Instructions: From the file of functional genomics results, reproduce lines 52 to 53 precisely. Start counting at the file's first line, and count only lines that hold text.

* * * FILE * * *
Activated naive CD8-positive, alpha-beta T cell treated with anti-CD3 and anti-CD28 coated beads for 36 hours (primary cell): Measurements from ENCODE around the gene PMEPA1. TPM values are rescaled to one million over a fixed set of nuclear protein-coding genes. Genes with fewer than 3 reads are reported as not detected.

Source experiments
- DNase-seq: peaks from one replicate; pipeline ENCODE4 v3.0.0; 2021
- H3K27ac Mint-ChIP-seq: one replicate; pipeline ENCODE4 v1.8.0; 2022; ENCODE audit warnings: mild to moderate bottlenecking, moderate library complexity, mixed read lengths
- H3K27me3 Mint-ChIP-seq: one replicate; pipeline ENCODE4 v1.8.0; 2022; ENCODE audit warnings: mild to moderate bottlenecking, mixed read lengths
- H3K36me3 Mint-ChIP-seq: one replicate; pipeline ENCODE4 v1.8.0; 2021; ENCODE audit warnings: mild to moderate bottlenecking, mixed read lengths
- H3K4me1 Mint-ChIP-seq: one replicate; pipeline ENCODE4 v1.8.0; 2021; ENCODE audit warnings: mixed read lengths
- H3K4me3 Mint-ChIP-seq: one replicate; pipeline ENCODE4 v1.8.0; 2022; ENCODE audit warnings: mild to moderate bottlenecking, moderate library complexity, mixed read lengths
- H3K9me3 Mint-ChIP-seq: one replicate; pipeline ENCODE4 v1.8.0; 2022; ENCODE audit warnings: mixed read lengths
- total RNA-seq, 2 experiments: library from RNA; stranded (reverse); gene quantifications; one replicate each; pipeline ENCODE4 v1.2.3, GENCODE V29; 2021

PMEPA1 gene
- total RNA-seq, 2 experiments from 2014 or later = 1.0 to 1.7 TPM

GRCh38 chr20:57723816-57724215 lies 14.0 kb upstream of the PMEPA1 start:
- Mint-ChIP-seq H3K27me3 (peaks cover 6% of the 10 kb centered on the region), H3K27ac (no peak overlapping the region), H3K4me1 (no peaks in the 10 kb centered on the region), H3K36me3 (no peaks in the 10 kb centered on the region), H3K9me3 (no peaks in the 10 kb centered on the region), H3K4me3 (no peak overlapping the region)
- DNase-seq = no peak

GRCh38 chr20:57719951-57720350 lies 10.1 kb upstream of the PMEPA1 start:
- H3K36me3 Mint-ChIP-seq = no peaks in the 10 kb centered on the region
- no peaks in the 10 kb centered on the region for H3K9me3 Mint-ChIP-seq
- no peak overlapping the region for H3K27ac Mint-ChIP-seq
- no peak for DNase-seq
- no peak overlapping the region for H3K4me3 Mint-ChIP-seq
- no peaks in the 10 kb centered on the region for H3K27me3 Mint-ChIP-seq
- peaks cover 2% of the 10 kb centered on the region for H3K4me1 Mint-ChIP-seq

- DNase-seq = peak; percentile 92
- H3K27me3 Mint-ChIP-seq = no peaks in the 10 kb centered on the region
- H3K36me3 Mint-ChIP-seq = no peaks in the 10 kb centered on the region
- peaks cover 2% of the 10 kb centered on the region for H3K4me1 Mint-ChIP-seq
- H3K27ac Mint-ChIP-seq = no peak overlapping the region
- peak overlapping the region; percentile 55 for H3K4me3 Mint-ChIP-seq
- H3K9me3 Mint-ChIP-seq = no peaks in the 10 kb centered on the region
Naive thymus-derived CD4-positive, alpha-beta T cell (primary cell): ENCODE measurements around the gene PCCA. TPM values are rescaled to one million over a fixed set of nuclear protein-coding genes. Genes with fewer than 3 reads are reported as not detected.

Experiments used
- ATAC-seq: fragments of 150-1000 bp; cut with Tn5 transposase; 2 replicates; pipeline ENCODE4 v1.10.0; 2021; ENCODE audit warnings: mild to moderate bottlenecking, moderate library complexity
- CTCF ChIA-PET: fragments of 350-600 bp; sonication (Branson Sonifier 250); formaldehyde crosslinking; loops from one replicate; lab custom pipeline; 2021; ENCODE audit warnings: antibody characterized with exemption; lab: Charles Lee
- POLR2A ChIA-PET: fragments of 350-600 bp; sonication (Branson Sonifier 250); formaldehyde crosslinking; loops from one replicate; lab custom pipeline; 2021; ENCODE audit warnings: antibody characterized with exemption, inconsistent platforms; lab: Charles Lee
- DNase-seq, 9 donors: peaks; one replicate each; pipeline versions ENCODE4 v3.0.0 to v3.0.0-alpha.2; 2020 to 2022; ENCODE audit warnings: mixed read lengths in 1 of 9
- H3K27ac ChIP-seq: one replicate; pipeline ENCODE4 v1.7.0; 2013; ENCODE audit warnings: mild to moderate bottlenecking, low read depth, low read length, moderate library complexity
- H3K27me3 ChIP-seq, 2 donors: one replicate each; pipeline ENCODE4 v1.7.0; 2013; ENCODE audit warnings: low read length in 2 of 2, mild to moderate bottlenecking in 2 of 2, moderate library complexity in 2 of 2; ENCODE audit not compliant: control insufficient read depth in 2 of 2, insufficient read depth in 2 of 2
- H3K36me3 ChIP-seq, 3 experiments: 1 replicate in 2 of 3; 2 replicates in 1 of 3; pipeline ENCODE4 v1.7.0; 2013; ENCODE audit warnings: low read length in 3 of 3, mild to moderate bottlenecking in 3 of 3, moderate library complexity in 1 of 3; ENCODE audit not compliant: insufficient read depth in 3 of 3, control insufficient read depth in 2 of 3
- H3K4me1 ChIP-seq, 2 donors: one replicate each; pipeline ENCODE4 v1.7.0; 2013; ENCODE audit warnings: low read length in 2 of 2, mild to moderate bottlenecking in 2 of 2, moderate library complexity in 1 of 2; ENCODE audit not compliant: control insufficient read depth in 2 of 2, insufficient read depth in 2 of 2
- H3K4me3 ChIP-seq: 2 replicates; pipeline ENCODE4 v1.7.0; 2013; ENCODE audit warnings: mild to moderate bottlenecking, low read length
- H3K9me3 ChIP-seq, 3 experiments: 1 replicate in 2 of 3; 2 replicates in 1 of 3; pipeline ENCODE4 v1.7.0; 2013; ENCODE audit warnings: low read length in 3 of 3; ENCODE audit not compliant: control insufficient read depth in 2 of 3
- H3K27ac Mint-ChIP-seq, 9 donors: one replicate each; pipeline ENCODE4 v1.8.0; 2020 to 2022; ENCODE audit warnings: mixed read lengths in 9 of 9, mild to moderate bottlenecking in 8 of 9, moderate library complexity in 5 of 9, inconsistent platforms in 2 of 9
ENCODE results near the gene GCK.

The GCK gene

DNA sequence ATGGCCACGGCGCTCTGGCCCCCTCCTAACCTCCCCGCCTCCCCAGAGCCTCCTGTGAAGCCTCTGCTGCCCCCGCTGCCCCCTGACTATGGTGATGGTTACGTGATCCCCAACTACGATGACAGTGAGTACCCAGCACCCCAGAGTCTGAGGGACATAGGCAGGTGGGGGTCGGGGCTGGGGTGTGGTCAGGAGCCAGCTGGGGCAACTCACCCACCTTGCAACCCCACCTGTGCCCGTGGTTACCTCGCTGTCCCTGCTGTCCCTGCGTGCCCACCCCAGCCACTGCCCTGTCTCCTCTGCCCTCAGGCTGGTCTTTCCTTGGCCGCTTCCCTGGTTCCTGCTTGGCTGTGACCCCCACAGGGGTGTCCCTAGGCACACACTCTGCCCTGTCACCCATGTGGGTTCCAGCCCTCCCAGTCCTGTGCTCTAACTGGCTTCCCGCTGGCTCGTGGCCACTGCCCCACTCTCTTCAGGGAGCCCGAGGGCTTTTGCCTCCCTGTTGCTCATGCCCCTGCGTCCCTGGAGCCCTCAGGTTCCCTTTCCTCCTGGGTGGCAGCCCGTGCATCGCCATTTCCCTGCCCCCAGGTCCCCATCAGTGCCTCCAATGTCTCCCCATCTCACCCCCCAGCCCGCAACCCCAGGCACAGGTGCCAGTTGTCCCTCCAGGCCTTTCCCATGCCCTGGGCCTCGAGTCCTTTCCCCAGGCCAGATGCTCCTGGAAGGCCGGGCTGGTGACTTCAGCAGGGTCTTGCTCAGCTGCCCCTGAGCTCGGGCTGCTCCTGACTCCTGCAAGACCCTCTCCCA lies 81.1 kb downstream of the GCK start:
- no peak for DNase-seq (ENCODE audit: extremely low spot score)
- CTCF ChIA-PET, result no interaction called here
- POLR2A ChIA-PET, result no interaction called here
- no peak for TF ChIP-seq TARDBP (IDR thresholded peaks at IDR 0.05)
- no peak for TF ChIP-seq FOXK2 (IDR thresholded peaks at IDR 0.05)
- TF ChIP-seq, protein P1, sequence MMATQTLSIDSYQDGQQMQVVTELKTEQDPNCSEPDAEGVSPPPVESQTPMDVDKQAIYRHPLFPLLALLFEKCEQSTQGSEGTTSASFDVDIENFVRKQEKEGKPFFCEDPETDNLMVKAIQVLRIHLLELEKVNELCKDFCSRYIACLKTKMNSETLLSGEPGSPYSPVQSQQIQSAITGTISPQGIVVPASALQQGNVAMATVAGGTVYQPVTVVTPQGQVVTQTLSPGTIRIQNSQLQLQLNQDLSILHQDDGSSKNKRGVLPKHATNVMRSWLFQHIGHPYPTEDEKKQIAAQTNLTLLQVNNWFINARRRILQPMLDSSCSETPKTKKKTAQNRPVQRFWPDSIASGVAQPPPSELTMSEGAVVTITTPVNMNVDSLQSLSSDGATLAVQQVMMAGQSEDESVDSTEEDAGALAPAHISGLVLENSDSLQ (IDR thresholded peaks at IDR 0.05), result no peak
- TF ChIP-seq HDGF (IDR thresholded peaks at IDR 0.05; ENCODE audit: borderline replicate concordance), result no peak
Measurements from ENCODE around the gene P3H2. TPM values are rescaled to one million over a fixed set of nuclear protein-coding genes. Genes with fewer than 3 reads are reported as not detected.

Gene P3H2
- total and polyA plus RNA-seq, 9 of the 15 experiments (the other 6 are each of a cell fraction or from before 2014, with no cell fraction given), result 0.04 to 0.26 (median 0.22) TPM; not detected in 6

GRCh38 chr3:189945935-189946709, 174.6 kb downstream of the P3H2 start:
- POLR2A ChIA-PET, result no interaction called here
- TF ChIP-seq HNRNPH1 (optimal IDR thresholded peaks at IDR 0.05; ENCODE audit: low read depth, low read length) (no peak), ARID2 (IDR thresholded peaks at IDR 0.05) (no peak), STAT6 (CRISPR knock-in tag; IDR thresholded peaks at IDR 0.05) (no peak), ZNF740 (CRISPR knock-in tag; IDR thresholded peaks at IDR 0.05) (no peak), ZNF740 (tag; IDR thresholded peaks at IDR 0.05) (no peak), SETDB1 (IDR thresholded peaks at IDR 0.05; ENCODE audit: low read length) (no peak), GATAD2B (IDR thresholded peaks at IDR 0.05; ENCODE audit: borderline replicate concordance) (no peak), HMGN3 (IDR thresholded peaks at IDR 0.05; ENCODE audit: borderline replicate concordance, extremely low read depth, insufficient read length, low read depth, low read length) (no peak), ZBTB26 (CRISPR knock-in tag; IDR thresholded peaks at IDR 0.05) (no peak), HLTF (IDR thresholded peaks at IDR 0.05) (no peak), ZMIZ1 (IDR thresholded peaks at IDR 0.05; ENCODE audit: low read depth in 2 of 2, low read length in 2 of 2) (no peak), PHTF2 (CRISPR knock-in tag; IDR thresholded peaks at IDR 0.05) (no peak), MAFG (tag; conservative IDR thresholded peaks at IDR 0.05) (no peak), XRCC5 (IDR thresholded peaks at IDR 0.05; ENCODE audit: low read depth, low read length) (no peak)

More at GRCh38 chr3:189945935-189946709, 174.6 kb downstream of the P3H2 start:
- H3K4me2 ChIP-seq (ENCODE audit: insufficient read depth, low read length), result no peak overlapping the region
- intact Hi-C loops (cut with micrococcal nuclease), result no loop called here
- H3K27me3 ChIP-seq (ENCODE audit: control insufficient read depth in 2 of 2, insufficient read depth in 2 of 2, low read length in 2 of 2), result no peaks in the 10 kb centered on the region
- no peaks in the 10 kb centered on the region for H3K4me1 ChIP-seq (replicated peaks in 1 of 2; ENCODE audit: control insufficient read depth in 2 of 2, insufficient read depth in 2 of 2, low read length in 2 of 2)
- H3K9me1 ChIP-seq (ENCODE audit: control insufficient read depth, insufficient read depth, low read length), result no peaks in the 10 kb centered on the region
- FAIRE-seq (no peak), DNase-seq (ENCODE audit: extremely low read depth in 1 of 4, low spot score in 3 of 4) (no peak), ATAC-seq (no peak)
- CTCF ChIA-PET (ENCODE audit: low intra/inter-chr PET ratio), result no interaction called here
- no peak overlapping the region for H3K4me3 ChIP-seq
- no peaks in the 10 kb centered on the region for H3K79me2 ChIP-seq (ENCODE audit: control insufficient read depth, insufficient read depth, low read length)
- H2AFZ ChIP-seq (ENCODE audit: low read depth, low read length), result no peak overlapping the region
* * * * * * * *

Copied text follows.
- TF ChIP-seq, protein P1, sequence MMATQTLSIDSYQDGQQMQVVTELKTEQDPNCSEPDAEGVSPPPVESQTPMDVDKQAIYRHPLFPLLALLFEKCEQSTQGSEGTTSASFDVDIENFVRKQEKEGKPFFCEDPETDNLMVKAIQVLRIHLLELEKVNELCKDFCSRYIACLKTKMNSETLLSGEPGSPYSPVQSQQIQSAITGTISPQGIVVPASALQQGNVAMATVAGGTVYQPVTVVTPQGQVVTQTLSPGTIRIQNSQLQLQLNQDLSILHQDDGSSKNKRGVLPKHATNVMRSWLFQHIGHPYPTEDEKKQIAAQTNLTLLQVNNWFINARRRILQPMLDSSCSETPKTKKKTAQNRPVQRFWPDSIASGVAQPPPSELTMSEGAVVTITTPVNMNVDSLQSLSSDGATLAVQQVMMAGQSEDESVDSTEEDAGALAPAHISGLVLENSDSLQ (IDR thresholded peaks at IDR 0.05), result no peak
- TF ChIP-seq HDGF (IDR thresholded peaks at IDR 0.05; ENCODE audit: borderline replicate concordance), result no peak